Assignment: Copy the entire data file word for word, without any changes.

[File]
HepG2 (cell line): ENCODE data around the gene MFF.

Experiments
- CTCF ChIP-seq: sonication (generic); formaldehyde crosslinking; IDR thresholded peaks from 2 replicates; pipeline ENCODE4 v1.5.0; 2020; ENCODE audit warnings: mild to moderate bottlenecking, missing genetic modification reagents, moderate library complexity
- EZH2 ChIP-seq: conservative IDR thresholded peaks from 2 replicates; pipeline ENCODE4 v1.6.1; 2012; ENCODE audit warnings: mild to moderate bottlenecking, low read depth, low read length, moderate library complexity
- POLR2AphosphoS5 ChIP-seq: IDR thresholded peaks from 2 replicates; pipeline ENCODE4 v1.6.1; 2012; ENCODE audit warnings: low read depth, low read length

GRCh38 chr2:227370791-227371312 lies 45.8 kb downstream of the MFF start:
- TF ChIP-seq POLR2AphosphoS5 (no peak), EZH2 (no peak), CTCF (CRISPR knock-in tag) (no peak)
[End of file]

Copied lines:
HepG2 (cell line): ENCODE data around the gene MFF.

Experiments
- CTCF ChIP-seq: sonication (generic); formaldehyde crosslinking; IDR thresholded peaks from 2 replicates; pipeline ENCODE4 v1.5.0; 2020; ENCODE audit warnings: mild to moderate bottlenecking, missing genetic modification reagents, moderate library complexity
- EZH2 ChIP-seq: conservative IDR thresholded peaks from 2 replicates; pipeline ENCODE4 v1.6.1; 2012; ENCODE audit warnings: mild to moderate bottlenecking, low read depth, low read length, moderate library complexity
- POLR2AphosphoS5 ChIP-seq: IDR thresholded peaks from 2 replicates; pipeline ENCODE4 v1.6.1; 2012; ENCODE audit warnings: low read depth, low read length

GRCh38 chr2:227370791-227371312 lies 45.8 kb downstream of the MFF start:
- TF ChIP-seq POLR2AphosphoS5 (no peak), EZH2 (no peak), CTCF (CRISPR knock-in tag) (no peak)